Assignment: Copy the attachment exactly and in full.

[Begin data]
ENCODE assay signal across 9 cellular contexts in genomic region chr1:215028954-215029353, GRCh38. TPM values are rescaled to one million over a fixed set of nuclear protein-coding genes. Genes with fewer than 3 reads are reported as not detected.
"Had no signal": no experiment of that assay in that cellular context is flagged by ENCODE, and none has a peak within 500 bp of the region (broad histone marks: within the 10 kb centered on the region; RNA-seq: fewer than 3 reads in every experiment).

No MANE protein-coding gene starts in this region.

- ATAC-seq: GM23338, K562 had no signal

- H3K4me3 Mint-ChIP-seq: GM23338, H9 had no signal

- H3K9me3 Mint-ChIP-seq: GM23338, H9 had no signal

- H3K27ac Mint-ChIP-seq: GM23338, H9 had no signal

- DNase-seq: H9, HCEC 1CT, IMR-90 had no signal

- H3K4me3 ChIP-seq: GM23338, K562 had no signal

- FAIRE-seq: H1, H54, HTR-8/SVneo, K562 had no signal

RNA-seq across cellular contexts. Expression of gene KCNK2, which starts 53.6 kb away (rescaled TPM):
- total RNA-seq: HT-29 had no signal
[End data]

ENCODE assay signal across 9 cellular contexts in genomic region chr1:215028954-215029353, GRCh38. TPM values are rescaled to one million over a fixed set of nuclear protein-coding genes. Genes with fewer than 3 reads are reported as not detected.
"Had no signal": no experiment of that assay in that cellular context is flagged by ENCODE, and none has a peak within 500 bp of the region (broad histone marks: within the 10 kb centered on the region; RNA-seq: fewer than 3 reads in every experiment).

No MANE protein-coding gene starts in this region.

- ATAC-seq: GM23338, K562 had no signal

- H3K4me3 Mint-ChIP-seq: GM23338, H9 had no signal

- H3K9me3 Mint-ChIP-seq: GM23338, H9 had no signal

- H3K27ac Mint-ChIP-seq: GM23338, H9 had no signal

- DNase-seq: H9, HCEC 1CT, IMR-90 had no signal

- H3K4me3 ChIP-seq: GM23338, K562 had no signal

- FAIRE-seq: H1, H54, HTR-8/SVneo, K562 had no signal

RNA-seq across cellular contexts. Expression of gene KCNK2, which starts 53.6 kb away (rescaled TPM):
- total RNA-seq: HT-29 had no signal